45. Next, he turns to the cosmological argument, which he as already treated in part in the Antinomy. He claims that the cosmological argument is such an intense concatenation of sophistical propositions that it represents the apex of transcendental illusion. In other words, the cosmological argument violates all the presuppositions of his system, because it attempts to find the ground of the existence of the perceived world in something outside that world. Thus it seeks an illegitimate totality as regards the world, and terminates that totality in something of which we cannot speak or think, while applying concepts limited to phenomena to something extra-phenomenal.
46. Finally he looks at the teleological argument, also known as the argument from design or the “physico-theological” argument. His objection here is that the argument (as he frames it) would only suffice to show that an architect of the world exists, and this concept isn’t adequate to show that such a being would be supreme and divine in the way ordinarily thought. Therefore, he suggests, anyone who uses this proof is going to eventually fall back on some version of the cosmological argument to complete it.
47. Kant concludes the Transcendental Dialectic with a series of reflections on the transcendental ideas and the proper use of reason. He mocks his opponents, whom he imagines as a “rabble of subtle reasoners scream[ing] about absurdity and contradictions and rail[ing] at reason’s government.” In opposition to this rabble, he describes reason as a set of functions by which the system of human thought is united and organized, and judges that reason therefore can have no other object than human thought, and no right to consider anything beyond the architectonics of that thought. Insofar, then, as reason attempts to offer to thought a completion or totality which lies beyond its already given bounds, it creates illusions which do not deserve the title of knowledge.
48. At the end of the book, having established the elements of Metaphysics as re-founded on what Kant believes to be a secure and scientific basis, he devotes a few short chapters to the proper method of doing philosophy. These chapters are very readable, even enjoyable, and contain some general principles for carrying out mathematical demonstrations, polemics, and investigations. He describes what he understands to be the role of reason in human life, the basic questions we are tasked with answering as human beings, the different attitudes we ought to have toward cognitions with different degrees of certitude, the place of God in our aspirations, the art of constructing philosophical systems, and the history of philosophy. Among these, the section of greatest value is probably the chapter on the Architectonic of Pure Reason, in which he describes the mechanics of philosophical systems. Since systematicity is of such great importance for Kant, the reflections he gives there are illuminating for his philosophical project as a whole.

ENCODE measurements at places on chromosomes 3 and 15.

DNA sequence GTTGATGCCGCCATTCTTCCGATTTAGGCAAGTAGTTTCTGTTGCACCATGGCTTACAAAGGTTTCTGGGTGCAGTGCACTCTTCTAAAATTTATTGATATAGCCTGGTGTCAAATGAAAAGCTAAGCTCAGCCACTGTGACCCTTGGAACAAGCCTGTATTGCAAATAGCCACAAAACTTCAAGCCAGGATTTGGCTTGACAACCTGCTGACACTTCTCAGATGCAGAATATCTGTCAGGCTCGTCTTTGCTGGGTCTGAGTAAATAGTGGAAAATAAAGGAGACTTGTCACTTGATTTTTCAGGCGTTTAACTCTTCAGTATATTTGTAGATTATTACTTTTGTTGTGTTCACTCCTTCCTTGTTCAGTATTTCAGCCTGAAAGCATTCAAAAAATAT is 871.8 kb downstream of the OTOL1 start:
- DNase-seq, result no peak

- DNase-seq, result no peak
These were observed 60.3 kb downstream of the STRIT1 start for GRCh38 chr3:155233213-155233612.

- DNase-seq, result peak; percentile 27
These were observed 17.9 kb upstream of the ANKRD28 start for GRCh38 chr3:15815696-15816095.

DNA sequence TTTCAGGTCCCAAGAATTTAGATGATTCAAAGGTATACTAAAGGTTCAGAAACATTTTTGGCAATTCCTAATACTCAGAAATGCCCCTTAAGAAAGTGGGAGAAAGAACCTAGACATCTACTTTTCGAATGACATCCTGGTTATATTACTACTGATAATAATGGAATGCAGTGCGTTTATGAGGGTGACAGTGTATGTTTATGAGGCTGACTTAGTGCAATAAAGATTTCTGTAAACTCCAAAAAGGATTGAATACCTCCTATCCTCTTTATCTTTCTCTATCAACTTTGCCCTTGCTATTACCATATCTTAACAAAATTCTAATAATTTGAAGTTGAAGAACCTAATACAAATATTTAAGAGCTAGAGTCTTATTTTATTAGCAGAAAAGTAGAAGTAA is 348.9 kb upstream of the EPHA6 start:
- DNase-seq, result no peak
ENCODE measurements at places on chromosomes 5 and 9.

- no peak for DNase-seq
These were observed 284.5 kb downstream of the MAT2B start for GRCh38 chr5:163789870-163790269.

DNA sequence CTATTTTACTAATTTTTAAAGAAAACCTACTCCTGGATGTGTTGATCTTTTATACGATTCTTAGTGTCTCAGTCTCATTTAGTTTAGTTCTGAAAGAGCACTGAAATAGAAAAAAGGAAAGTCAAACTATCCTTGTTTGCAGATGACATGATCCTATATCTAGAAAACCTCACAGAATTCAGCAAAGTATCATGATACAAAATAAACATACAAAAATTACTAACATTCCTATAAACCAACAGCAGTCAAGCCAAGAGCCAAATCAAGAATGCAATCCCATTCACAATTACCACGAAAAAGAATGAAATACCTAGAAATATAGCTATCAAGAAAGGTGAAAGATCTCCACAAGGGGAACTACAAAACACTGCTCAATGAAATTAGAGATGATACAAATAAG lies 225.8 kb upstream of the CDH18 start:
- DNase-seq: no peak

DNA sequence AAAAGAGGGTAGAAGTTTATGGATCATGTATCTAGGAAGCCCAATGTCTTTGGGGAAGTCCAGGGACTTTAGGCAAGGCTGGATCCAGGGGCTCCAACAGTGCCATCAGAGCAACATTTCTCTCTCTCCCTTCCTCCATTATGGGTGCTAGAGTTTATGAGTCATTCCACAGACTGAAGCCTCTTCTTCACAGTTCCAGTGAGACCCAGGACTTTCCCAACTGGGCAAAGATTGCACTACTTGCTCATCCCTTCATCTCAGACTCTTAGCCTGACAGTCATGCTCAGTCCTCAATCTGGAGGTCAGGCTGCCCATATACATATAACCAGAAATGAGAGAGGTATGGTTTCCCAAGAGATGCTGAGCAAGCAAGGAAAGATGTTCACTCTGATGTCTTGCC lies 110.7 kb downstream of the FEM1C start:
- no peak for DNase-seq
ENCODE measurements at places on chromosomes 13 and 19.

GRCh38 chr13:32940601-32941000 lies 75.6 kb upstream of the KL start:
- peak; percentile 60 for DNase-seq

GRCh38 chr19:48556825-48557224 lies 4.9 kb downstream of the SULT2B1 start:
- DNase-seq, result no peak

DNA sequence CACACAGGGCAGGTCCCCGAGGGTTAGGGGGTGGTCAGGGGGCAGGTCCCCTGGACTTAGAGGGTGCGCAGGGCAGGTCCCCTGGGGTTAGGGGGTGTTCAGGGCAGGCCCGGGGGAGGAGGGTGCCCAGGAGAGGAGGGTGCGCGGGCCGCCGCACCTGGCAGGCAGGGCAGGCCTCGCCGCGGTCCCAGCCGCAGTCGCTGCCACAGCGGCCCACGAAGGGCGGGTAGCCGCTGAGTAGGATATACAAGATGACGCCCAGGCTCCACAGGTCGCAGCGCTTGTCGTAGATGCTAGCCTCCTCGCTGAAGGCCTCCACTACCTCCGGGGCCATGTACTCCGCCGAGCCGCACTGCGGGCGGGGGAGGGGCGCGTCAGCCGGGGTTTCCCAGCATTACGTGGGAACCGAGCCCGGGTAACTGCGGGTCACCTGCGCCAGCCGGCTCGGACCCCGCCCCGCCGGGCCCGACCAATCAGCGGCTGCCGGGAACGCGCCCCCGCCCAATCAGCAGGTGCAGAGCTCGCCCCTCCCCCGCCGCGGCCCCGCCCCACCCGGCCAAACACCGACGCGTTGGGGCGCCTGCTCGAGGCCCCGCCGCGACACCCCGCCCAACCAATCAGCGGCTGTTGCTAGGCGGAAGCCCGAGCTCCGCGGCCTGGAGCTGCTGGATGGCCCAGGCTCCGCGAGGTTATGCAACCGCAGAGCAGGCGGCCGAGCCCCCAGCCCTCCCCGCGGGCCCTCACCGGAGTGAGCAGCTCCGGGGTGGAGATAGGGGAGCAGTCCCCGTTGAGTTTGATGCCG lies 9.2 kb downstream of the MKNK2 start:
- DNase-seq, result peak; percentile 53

49. Looking over the Critique of Pure Reason as a whole, the most useful element of Kant’s approach is the idea of performing a critical analysis of the origins and legitimacy of particular philosophical concepts. Not only is it essential to perform this investigation, as Kant attempts to do in a flawed way, but it is important to distinguish as he does between the investigation of the origins of our ideas in experience or thought, and their legitimacy as applied to particular objects. Though the rest of his system collapses into idealism and agnosticism, this methodological clue to restoring metaphysics remains. Those of us who wish to set philosophy back on a solid footing need to respect the empirical basis of our ideas and discern their proper range. This should be done, however, with more humility and more realism than in Kant, and without his Cartesian and Humean prejudices. Thomists are blessed with a rich storehouse of metaphysical principles and concepts, but in an era of decline like our own, the main work of teaching these doctrines lies not in reaffirming what has been so carefully deduced by the likes of John of St. Thomas, Cardinal Cajetan, or Domingo Bañez, but in following the path of discovery from its beginning (as illuminated by such figures) and leading our own confused versions of Heraclitus and Parmenides down the path to true wisdom.